Saturday, May 27, 2017

The art of compromise: a bike-shopping story

As I mentioned in my post about switching from Greenie to Snowflake, when I was shopping for a bike, I wanted everything to be perfect. I had a long list of criteria to meet:

  • It had to have a step-through (women's) frame, since I do a lot of riding in skirts
  • It had to have fat, durable tires, since I'd seen other people's road bike tires go flat over practically nothing too many times
  • It needed to be able to accommodate my front basket, rear rack, and fenders
  • It could not be a "cruiser" —they are for people who want to ride slow, and I have places to go!
  • It had to be lightweight—my old bike is a monstrous clunker, and I've had enough of wrestling that around Metro to be ready for a change.
  • It must not have a front suspension, which just adds weight and yet another moving part to keep maintained.
The preceding criteria were basically must-haves. I would be very reluctant to compromise on any of them, but there were a few other things I wanted that were really just strong preferences.

  • I wanted lever shifters instead of twist shifters, because I'd used another bike once where I was constantly changing the gears by accident, just by leaning too hard on the handlebar.
  • I preferred V-brakes over disc brakes since I understand how to maintain them.
  • I wanted a fun color. Though I was willing to consider dark and boring colored bikes, I always felt reluctant to make a purchase, because they didn't spark joy!
  • I preferred fewer gears. My last bike had a lot of problems with shifting, and I basically only ever used 3 out of my 21 gears anyway, so anything more seemed like overkill.

Turns out, a lot of these criteria are mutually exclusive. Try finding a bike with fat tires but without a front suspension. They are few and far between. Try finding a speed-oriented bike that also carries less than 21 gears. I still haven't!

As I shopped (over a period of years), eventually, I had to give up on some of my less-important criteria to make room for the most important ones, which I distilled down to light, fast(ish), and durable enough for jumping curbs and surviving stretches of loose gravel in my commute.

I stopped worrying (as much) about getting fat tires and started looking at hybrids with "32c" tires, which are narrower than my old ones but not so crazy skinny that they'll go flat hitting a bump on the pavement (as happened to my ex-boyfriend once!). I considered frames with a horizontal top tube (and started brainstorming ways to still be able to ride in a skirt). I conceded that maybe a front basket wasn't the best method of transporting stuff, and started looking at bikes with less clearance between the handlebars and front tire. 

This was also when I added the price limit I mentioned in my last post: Although at first, I'd been mostly looking at fairly costly bikes from REI, this round of shopping, I decided that my new bike had to cost under 400 dollars. Those who know my shopping habits might be shocked that I'd even consider a bike in that price range when you can get a bike for less than 200. But those who haven't been shopping for bikes for the past few years might be excused for not knowing that every bike in the low price range gets terrible reviews. Apparently they go out of tune very rapidly (if they can ever be properly tuned in the first place), and after having spent the last 3 years on an out-of-tune bike, I wanted something that I could keep in good working order with minimal effort. It seems to be true that in the bike market, more expensive bikes have better components, meaning less finicky maintenance. The 430-500 dollar range seemed to be about the MSRP of a decent bike with some measure of reliability, and of course, after I started finding those models in end-of-season sales for 300-400, I decided that was the range for me. Not so cheap that it would fall apart right away, but not so expensive that I would regret it forever if I hated something about it.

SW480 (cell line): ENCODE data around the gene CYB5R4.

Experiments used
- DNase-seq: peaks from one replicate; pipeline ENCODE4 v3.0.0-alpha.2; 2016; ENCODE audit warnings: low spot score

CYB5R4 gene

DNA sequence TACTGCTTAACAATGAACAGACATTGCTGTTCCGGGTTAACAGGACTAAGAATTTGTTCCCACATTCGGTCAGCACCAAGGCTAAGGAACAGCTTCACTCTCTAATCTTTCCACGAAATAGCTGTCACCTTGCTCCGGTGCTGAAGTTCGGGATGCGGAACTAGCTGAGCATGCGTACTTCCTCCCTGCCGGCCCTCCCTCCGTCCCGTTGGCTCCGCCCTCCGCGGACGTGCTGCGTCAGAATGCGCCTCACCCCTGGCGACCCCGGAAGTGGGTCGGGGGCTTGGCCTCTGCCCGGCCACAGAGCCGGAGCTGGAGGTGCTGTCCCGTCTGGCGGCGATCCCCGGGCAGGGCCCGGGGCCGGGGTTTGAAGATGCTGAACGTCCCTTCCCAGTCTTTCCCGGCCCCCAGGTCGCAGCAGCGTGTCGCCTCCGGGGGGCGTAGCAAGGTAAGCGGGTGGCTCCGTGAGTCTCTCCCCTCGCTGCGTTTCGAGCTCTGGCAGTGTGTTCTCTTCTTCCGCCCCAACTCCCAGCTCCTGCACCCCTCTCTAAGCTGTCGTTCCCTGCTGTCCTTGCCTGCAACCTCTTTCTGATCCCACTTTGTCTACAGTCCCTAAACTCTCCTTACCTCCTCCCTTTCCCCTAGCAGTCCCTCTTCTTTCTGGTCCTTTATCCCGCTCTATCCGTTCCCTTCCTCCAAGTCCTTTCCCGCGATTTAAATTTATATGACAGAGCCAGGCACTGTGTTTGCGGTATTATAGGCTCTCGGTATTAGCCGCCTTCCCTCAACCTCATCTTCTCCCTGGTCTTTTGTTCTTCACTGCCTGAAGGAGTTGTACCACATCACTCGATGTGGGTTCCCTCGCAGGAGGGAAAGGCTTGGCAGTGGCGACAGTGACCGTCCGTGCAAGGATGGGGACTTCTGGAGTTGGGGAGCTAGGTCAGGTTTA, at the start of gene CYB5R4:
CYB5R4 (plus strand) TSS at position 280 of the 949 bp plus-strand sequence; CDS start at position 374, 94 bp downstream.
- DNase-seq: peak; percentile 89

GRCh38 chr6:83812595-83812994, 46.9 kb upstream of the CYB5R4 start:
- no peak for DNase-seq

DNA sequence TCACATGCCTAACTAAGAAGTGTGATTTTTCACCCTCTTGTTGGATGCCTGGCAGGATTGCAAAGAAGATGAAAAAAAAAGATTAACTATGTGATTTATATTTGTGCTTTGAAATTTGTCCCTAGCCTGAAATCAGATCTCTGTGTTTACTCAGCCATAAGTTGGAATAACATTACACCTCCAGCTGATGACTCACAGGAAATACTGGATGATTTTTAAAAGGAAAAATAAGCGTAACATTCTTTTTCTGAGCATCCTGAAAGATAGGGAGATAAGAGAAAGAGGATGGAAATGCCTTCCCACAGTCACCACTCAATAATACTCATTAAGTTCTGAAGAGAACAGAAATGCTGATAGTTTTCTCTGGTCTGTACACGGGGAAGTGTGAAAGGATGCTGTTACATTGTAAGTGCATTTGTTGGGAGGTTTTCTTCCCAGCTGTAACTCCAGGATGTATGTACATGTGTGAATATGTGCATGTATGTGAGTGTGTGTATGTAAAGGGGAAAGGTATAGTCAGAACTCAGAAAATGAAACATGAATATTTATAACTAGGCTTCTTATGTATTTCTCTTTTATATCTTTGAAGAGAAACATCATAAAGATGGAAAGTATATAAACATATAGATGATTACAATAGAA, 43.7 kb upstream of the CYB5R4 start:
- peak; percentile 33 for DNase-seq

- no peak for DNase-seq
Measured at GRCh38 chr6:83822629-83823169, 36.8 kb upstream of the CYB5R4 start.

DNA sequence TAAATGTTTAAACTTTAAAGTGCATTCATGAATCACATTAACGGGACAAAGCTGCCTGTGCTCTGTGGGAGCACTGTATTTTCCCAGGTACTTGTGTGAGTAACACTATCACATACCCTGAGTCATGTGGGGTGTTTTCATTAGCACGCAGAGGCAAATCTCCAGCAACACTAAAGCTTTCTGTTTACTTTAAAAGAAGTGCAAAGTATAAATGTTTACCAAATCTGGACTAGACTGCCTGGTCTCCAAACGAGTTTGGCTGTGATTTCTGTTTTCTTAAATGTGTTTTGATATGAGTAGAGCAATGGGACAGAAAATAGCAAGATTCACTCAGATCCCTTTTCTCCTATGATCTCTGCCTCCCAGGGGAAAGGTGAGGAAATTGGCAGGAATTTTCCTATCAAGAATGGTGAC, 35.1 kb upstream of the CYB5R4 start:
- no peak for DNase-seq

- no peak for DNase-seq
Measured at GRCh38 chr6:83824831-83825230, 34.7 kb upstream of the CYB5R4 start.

And no matter what bike I picked, there was a good chance I would hate something about it. Since none of the bikes I found met all my criteria, I was considering the purchase to be essentially an experiment. I would find out what I liked about the new bike and what I didn't, and then after a suitable amount of time, if I didn't like everything, I would trade up to a more expensive (better made) bike that ticked exactly the right boxes.

So after years of deliberation, and several months of this-time-it's-for-real hardcore shopping, in the end, I decided on Snowflake.

Snowflake was a pretty good compromise at $295.74. Way cheaper than I ever expected, it also was better than a lot of the bikes I had considered in a number of ways. It did have the women's frame and it had some of the widest tires (at 36c) I've found, barring a mountain bike (and it turns out I rather like these tires. They have a bigger rolling diameter than my old tires, making it easier to move fast—one of the most important criteria in my daily commute).

True, I had to take the twist shifters (which I still dislike) and the white color (which is better than black or grey, but still less preferable than any other color I can think of), and the excessive number of gears (which have proven to be my least favorite thing about this bike—more on that later) but I feel like I spent a little money to learn a lot, while simultaneously getting a bike that's a solid improvement over the last one.

Committing to purchase something is one of the scariest things I ever have to do (just under making phone calls), so I'm relieved that this purchase went off without a hitch (that is, unless you count the failed purchase from Amazon). Now that it's over, I can focus on riding. Guess what I'll be blogging about next!

Thursday, May 18, 2017

If you were wondering about my hair...

Last month, I posted a gripping exploration on the topic of not washing one's hair. Following that post, I embarked on a month-long experiment in which I waited as long as possible between hair washes. The results were not too impressive (the most I ever managed was 5 days, and they were 5 very un-pretty days!), so I didn't have much to say about it when I was done. I had almost forgotten about my short-lived venture when I ran across a video which stated what I'd already observed: about half the sources on the internet tell you you should avoid washing your hair too much, and the other half tell you washing your hair is essential!

So while I'm thinking about it, let me quickly summarize my own conclusions.
  1. My hair gets grossly greasy approximately 28 hours after a wash, and no reduction in the amount I wash it seems to change that.
  2. I hate how my hair looks when it is greasy...